Lions, school board named NVCA champs
Volunteers, land stewards and community partners took centre stage at the Nottawasaga Valley Conservation Authority’s (NVCA) Evening of Thanks on April 17.
The event, held during National Volunteer Week, celebrated the contributions of individuals, organizations and businesses that provide their time and talent to protect and enhance the environment of the Nottawasaga Valley watershed.
“Last year we were fortunate to have more than 1,500 volunteers step forward to help plant trees, make maple syrup, help with summer camp programming and much, much more,” said Town of the Blue Mountains Deputy Mayor Gail Ardiel, chair of the NVCA board of directors. “NVCA would not be able to deliver the high quality stewardship and education programs we do without the support of our volunteers, private landowner stewards and community partners.”
NVCA also announced the recipients of the Conservation Champion Awards at the event. Conservation champions are individuals, community groups, businesses, partners or agencies who have contributed to an environmental improvement project in one of the NVCA’s 18 member municipalities, spanning across Simcoe, Dufferin and Grey counties.
The Stayner Lions Club received the Conservation Champion group award for their project to plant 150 trees across Clearview Township in 2017. The Lions offered a sugar maple to each of the nine community halls in Clearview and planted the rest in settlement areas, including many in Station Park in Stayner.
NVCA also recognized the Simcoe County District School Board (SCDSB)with a Conservation Partner Award. For more than three decades, the SCDSB and NVCA have worked together to provide thousands of students each year with meaningful and memorable experiences in nature. Among the many projects that the SCDSB and NVCA currently offer are a series of multi-day natural habitat workshops that see Grade 4 students learn about and take action to enhance the wild spaces and wildlife in their school neighbourhoods, and hands on environmental education for high school students focused on stream rehabilitation, storm water management and wilderness survival skills.
Matt Monkman received the Conservation Champion, Individual, award for his work to protect birds, mammals and other creatures that can become ensnared in discarded fishing line.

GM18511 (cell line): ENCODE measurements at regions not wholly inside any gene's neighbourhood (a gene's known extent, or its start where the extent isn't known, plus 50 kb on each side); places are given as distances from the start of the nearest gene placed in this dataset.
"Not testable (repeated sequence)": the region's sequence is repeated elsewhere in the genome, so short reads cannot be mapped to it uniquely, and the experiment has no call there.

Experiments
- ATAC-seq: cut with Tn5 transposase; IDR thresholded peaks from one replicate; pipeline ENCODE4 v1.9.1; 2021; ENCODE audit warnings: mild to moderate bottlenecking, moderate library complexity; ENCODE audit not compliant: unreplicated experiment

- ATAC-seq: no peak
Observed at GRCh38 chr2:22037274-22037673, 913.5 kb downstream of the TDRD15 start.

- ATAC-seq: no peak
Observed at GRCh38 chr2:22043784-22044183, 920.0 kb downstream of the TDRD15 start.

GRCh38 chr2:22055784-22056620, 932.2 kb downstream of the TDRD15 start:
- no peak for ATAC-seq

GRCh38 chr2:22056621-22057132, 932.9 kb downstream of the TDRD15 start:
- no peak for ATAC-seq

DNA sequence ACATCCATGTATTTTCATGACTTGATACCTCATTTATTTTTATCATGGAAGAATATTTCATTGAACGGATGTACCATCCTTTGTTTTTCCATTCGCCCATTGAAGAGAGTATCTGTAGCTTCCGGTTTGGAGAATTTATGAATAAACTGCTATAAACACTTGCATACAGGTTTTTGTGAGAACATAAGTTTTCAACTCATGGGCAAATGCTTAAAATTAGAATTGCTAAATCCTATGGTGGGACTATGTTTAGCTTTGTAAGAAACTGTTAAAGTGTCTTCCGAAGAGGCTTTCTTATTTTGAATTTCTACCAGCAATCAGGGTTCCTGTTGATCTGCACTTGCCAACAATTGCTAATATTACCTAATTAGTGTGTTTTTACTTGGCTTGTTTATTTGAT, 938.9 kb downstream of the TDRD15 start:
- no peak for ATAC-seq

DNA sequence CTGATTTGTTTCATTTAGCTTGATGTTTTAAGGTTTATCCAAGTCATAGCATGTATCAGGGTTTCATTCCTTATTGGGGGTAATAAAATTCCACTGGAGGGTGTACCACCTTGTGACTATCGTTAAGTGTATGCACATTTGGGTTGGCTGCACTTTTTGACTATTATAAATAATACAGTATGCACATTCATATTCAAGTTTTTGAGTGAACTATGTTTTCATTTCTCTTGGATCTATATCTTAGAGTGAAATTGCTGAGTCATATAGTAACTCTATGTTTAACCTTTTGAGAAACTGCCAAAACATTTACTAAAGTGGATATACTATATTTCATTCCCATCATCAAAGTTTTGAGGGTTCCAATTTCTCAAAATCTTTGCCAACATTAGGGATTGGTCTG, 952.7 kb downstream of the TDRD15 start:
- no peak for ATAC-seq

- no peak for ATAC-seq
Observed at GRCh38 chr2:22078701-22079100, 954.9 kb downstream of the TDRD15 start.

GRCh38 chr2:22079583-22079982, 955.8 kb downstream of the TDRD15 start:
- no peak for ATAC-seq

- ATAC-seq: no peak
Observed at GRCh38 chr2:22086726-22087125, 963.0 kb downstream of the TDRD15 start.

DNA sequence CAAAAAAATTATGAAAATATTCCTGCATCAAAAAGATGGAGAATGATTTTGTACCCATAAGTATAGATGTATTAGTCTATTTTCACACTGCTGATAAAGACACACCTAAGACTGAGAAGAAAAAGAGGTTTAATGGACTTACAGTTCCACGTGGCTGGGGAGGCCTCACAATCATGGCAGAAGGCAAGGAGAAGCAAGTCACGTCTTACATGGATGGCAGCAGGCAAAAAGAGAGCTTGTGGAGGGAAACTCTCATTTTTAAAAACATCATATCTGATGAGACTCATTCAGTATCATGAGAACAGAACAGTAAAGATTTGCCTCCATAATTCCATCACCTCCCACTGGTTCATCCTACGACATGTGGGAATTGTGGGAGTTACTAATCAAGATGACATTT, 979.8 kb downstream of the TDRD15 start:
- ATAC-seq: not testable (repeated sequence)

Monkman designed, built and installed special tubes to allow anglers to have spot to put their used fishing line. The tubes are located at popular fishing locations along the Nottawasaga River and its tributaries, Lake Simcoe and other lakes and rivers in Ontario. Once collected, Monkman then sends the fishing line back to manufacturers for recycling.
The Town of New Tecumseth was recognized with Conservation Champion, Municipal, award for its long-standing support of the South Simcoe Streams Network, a partner agency of the NVCA. Each year, the Town provides South Simcoe Streams Network with a central facility from which to stage its spring ‘Trees for Streams’ events. Further, New Tecumseth staff and council representatives serve with the network, and the Town provides funding support for local projects through the New Tecumseth Streams Committee. In 2017, the Town was an active partner in community planting events at Coventry Park in Tottenham and at Riverdale Park in Alliston.
The Young Conservation Champion award went to two environmentally-minded young people. Aidan McDiarmid from Bear Creek Secondary School was recognized for his nearly 150 hours of volunteer contributions to stewardship and conservation causes, including time spent doing river restoration and tree planting with NVCA and its partner organizations.
Cassidy Morgan from Jean Vanier Catholic High School was recognized for her efforts to enhance fish habitat along Coates Creek, including helping with fish migration studies, tree planting and building wood duck boxes.
NVCA’s Agricultural Advisory Committee recognized two projects with Agricultural Stewardship Awards:
Bill Bannerman of BJ Construction was recognized for his efforts to restore 620 m of stream channel and plant over 3,000 trees on his farm.
The Morgan Family was recognized for the stewardship initiatives they undertook on their family farm on Coates Creek, including restoring 2 hectares of wetland, planting over 3,300 trees, naturalizing 1,500 m of stream channel, and installing agricultural erosion controls that will reduce soil loss by nearly 4 tonnes a year.
These projects were the work of many hands: 166 volunteers helped plant the trees on the farms. Both of these projects illustrate the benefits of the agricultural and environmental sectors coming together with community groups and individuals for the health of the watershed.